Quick Guide to Dementia

Introduction

As you and your family evaluate your long-term care needs for dealing with Alzheimer's disease, it is important to consider financing options including health coverage, Medicare, and Medicaid. Long-term financial planning is important for everyone -- but is essential if you are coping with the expense of a long-term illness, such as Alzheimer's disease. Many people pay careful attention to their health after they are diagnosed with Alzheimer's. They research their treatment plan, take their medications on schedule, and consult with their physician regularly. However, it may take some time for patients and caregivers to realize that a progressive illness like Alzheimer's can have a tremendous effect on their financial well-being.

This article offers some basic information on how to handle your finances while living with Alzheimer's disease.

Developing a Plan

Alzheimer's disease gets worse over time, and dealing with a progressive illness is difficult. There is no way to know how you will feel or what you will be able to do days, months, or years from now. But for your own security and that of your family, you need to plan ahead, knowing that Alzheimer's disease will lead to increasing disability. There are professional financial managers and medical lawyers who deal with financial planning for people with long-term or progressive illnesses. Ask your doctor for a referral, or speak with a national association or support group to find a reputable professional in this area.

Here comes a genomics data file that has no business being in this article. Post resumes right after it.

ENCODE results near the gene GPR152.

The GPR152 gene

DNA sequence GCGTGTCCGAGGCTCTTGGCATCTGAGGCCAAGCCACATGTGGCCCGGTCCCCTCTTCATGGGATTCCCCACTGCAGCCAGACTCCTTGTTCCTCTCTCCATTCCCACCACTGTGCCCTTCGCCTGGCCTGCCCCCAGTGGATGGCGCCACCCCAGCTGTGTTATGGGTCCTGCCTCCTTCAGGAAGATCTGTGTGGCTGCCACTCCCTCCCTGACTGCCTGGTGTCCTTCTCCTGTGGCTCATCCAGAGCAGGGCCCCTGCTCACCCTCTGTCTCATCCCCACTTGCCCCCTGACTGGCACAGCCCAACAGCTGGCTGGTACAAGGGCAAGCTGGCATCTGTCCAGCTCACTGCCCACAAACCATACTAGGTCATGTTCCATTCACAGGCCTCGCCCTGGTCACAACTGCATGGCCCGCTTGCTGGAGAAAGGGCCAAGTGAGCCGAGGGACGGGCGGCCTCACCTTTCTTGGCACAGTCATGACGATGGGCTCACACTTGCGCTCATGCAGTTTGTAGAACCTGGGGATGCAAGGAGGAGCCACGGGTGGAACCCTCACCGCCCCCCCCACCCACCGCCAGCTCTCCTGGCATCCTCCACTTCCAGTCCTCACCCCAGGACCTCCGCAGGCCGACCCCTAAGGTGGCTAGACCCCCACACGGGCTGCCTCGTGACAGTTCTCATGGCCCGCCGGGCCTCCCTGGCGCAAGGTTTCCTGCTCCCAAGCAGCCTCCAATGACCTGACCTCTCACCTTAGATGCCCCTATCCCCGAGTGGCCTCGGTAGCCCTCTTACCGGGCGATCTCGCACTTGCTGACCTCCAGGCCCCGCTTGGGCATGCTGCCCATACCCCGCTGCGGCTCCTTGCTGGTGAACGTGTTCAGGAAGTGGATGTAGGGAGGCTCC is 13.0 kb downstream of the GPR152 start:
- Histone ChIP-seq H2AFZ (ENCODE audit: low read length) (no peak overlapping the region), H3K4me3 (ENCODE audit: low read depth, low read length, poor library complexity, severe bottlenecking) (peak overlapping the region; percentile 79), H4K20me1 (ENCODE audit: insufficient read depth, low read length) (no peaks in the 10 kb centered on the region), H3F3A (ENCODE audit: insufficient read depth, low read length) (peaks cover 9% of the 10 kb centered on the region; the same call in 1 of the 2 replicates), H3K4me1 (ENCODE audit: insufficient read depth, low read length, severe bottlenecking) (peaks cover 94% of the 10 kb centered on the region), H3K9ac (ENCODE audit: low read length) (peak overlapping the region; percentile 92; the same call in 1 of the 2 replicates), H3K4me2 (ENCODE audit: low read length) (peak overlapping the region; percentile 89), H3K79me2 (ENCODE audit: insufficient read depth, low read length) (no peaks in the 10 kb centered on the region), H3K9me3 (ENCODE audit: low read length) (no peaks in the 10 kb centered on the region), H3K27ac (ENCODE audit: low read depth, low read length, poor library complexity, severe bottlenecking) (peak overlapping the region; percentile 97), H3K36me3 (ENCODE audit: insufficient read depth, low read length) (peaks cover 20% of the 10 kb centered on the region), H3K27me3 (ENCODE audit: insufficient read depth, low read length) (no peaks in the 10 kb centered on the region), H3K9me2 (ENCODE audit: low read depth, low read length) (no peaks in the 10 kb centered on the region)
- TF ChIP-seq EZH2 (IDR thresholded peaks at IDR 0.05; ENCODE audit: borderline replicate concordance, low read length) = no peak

Medical Coverage

  • If you are insured, either through your employer or a retirement policy, read all of the policies pertaining to long-term/progressive illnesses. If you are unsure about the language or terminology, contact the personnel department or your financial planner.

  • If you are unemployed and you do not have coverage, you should look for the highest level of coverage that you can afford. The Alzheimer's Association may be able to give you a list of insurers with a high level of Alzheimer's coverage.

  • If you are 65 or over, you qualify for Medicare. You can supplement this insurance with a "Medigap" policy available through a private insurer. Note also that many states have prescription assistance/reimbursement programs for low-income senior citizens.

  • If you are disabled but too young to qualify for Social Security, you may be eligible to receive a form of Medicare for the disabled.